With this particular fan, a trim ring conceals the four mounting screws that hold the canopy cover in place. There is a 3-wire cable in the outlet box that provides a common neutral (white) wire, and the fan’s light kit is connected to the red, and the fan is connected to the black conductor.
This can be a difficult job to make everything fit, but it’s important that everything fits in nicely and that no wires are pinched or jammed in too tightly so to avoid any damage to the conductors, potentially causing a short circuit condition. Remove the faceplate and the device screws and determine that the switch that controlled the light has a red wire on one terminal, and the switch that controlled the fan has a black wire on one side of it. You can keep the remote on the bedside table, and have access to the light and the fan if needed in the middle of the night, without getting out of bed! As shown in my initial post, the blue switch wire is for the fan and the red switch wire is for the light. Wiring arrangements for an electrical source at the switch and at the ceiling fixture are included, as well as controls for fan speed, light dimmer and a single-pole switch hardwired to control the light with a pull chain. These include a timer to control the fan, a single-pole switch controlling the fan, and an exhaust fan and light fixture wired on two different switches.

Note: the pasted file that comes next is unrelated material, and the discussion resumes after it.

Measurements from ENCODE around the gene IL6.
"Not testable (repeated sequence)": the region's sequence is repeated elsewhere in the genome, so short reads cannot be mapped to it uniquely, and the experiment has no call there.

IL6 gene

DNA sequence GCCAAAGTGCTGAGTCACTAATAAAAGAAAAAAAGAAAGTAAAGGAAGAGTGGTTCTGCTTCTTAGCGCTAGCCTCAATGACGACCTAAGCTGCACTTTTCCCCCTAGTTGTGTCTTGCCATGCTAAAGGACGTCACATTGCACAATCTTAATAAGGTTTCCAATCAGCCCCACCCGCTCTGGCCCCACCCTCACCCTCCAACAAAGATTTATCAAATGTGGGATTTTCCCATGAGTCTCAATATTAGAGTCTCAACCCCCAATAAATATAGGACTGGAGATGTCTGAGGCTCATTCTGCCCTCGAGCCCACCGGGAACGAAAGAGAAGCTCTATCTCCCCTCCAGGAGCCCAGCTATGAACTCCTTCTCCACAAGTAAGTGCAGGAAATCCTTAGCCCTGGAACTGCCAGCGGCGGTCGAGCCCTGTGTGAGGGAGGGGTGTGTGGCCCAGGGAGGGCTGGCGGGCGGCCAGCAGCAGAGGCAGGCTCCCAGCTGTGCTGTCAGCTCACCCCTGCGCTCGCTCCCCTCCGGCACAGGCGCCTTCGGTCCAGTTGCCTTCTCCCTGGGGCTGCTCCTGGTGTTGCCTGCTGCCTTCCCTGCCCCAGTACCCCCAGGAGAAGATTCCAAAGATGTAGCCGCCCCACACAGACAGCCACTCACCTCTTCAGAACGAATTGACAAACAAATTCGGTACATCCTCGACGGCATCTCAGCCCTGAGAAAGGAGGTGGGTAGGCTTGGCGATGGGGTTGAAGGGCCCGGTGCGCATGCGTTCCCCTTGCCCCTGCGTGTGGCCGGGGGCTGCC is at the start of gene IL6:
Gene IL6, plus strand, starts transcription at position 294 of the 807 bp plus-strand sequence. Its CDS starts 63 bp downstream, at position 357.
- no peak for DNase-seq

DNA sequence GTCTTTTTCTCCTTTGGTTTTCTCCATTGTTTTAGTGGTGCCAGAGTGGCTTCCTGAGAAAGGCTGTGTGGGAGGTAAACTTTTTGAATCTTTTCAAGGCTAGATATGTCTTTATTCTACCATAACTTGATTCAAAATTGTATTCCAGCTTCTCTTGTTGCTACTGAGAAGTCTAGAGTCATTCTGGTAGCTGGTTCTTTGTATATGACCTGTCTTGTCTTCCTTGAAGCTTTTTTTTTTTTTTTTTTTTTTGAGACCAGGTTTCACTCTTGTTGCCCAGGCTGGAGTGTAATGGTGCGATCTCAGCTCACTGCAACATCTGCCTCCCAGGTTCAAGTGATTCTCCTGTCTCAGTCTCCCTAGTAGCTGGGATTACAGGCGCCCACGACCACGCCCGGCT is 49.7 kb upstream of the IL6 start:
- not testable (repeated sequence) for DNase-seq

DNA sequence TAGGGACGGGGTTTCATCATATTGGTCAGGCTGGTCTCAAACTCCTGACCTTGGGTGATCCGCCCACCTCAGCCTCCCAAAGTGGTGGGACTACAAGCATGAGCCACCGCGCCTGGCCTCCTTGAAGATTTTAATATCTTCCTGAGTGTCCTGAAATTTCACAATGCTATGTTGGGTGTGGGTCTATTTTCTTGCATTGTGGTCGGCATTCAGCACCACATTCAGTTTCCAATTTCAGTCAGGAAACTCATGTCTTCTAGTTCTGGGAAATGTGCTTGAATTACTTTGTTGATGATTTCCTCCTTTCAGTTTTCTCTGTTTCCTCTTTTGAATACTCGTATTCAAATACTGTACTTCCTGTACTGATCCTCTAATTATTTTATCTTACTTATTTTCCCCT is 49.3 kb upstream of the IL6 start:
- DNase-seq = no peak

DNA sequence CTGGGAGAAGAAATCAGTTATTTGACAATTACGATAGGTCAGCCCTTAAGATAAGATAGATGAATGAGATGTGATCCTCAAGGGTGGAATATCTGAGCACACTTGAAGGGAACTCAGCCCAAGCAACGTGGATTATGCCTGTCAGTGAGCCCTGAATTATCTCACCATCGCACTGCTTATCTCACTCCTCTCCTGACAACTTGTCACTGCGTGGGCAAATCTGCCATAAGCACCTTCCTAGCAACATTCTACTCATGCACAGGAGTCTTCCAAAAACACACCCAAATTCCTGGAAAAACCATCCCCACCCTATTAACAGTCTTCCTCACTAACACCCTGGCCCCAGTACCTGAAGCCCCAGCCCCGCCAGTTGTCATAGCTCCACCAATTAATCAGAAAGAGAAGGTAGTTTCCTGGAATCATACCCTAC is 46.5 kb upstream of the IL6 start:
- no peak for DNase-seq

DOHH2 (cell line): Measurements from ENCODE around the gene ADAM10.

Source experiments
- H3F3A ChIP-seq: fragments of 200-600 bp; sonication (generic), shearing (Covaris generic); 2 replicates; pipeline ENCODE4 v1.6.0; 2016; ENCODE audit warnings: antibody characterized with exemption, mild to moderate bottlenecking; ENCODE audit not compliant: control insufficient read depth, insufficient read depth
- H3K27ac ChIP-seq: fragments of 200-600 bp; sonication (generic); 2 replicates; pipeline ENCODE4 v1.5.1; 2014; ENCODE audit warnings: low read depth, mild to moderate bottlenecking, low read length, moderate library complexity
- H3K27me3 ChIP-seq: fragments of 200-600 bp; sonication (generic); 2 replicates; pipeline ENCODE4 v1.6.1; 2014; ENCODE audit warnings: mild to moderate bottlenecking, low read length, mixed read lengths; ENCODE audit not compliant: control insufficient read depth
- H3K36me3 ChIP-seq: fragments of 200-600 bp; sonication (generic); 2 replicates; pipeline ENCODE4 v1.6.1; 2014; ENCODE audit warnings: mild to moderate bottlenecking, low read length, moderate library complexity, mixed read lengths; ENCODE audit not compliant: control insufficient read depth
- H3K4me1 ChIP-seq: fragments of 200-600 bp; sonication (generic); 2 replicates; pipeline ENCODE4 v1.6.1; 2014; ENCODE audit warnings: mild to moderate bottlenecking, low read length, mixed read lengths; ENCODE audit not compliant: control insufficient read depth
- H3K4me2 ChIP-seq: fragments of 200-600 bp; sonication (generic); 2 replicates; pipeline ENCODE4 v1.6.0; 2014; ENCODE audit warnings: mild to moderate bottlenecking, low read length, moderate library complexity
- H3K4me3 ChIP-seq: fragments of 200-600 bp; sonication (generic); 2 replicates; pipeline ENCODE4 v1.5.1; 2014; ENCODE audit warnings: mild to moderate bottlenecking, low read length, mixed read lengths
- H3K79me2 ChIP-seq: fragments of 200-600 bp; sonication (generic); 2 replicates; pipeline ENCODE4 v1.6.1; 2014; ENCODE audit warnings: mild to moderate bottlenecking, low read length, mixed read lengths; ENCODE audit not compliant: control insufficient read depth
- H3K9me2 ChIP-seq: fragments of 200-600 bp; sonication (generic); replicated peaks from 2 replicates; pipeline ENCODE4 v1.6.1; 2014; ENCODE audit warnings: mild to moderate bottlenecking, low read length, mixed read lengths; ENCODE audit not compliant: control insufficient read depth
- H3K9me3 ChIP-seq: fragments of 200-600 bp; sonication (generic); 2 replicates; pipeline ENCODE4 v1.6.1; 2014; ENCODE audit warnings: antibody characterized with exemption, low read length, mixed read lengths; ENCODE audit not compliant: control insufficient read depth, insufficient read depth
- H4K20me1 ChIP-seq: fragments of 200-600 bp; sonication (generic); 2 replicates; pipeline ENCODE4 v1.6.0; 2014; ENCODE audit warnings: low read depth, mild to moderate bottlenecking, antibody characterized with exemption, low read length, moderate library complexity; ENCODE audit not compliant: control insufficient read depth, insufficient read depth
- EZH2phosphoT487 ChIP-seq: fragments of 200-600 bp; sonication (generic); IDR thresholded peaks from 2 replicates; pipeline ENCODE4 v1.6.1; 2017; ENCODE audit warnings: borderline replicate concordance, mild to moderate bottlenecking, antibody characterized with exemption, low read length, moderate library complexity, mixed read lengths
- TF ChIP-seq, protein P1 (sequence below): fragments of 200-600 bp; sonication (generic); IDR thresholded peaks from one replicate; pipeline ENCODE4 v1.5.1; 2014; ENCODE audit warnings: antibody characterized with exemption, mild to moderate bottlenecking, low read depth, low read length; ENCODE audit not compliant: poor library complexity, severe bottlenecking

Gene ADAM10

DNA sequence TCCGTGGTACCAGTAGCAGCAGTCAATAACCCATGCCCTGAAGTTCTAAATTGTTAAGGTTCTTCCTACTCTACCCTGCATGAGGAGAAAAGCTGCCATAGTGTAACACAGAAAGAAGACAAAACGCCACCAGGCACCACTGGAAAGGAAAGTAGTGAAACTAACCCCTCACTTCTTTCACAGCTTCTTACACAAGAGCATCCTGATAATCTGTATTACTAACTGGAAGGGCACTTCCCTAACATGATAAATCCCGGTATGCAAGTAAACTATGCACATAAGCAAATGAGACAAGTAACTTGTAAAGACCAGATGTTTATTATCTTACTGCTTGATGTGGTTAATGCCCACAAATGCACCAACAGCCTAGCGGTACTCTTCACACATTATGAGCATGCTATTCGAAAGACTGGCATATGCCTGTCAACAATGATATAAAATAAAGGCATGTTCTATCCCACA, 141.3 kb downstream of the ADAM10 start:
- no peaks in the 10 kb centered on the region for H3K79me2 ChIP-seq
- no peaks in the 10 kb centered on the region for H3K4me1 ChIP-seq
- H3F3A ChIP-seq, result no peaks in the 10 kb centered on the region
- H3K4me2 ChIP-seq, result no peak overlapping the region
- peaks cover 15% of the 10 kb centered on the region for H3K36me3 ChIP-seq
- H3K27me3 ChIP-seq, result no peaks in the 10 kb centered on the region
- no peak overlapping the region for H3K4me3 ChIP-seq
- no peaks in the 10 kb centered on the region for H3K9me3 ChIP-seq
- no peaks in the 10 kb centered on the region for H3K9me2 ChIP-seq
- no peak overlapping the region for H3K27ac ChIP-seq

The white wire is usually the neutral which is always connected directly to the source neutral, either at the source or through a splice in the switch box. The source is at the controllers and the input of each is spliced to the black source wire with a pigtail. The white wire is no longer used for hot and the source neutral is run through to the switch box to satisfy the 2011 NEC requirement of a neutral wire in all switch boxes.
The source is at the ceiling outlet box and 3-wire cable runs from there to the switch box.
Three-wire cable runs from the fan to the switch box and the source neutral is spliced to the white wire and to the fan neutral.
These fans usually come with a small electrical connection box welded to the side of the housing.
There should be two hot wires and a ground coming out of the timer casing, splice one of these to the hot source.